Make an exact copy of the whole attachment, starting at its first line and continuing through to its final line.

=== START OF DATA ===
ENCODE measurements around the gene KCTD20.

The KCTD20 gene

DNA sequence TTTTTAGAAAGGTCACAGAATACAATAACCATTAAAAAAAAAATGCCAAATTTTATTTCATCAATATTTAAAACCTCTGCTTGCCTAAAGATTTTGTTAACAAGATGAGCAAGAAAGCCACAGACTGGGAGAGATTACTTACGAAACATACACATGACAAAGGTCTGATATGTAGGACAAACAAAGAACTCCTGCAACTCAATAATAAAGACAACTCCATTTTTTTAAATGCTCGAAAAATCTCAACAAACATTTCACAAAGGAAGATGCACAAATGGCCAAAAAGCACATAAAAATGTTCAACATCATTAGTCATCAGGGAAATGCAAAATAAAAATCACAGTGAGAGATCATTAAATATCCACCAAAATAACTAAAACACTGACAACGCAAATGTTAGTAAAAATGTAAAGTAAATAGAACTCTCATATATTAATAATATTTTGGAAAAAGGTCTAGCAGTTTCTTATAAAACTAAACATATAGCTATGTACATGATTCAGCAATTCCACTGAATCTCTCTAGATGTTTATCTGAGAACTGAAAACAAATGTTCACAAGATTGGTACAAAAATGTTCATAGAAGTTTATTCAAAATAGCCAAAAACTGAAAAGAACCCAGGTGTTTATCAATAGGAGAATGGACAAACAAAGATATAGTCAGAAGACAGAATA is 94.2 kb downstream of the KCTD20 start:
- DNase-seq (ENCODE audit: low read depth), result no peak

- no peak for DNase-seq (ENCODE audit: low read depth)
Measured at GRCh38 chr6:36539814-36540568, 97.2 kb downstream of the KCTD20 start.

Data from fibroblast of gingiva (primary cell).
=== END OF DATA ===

ENCODE measurements around the gene KCTD20.

The KCTD20 gene

DNA sequence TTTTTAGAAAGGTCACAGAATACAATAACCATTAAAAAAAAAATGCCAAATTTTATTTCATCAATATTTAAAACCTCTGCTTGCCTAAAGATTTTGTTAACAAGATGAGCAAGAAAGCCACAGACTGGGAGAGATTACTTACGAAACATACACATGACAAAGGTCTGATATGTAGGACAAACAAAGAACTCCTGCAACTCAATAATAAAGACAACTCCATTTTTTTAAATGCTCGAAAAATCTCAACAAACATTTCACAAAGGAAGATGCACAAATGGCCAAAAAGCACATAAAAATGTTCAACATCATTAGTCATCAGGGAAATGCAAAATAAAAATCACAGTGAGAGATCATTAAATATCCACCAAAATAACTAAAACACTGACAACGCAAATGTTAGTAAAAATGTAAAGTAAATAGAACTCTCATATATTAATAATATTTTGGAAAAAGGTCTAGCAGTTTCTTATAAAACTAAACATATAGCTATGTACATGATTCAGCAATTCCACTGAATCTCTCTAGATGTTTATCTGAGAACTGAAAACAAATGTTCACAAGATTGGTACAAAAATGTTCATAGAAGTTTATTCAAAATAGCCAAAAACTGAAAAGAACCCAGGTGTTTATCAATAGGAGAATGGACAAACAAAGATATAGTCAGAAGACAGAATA is 94.2 kb downstream of the KCTD20 start:
- DNase-seq (ENCODE audit: low read depth), result no peak

- no peak for DNase-seq (ENCODE audit: low read depth)
Measured at GRCh38 chr6:36539814-36540568, 97.2 kb downstream of the KCTD20 start.

Data from fibroblast of gingiva (primary cell).